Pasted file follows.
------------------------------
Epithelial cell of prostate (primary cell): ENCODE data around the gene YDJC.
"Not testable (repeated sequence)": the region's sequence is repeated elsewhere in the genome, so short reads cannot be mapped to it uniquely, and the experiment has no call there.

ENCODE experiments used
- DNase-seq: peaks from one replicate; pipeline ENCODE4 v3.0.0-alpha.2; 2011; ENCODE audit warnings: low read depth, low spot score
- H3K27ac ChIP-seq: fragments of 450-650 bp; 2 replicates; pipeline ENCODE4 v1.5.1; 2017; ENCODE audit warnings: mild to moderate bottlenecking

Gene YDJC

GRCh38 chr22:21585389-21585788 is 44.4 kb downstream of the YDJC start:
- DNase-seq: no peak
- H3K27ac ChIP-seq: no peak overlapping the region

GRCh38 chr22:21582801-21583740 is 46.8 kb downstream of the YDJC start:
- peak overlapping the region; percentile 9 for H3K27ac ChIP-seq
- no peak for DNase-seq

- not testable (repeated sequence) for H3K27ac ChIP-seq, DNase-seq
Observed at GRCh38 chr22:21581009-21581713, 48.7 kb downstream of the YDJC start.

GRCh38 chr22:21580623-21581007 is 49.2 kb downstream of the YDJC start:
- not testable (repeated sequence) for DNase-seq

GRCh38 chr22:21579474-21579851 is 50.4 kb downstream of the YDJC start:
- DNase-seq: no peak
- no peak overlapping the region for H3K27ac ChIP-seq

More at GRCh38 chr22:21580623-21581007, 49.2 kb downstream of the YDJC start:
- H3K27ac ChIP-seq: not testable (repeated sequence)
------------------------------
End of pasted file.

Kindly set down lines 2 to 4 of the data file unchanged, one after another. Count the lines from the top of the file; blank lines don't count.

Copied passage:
"Not testable (repeated sequence)": the region's sequence is repeated elsewhere in the genome, so short reads cannot be mapped to it uniquely, and the experiment has no call there.

ENCODE experiments used
- DNase-seq: peaks from one replicate; pipeline ENCODE4 v3.0.0-alpha.2; 2011; ENCODE audit warnings: low read depth, low spot score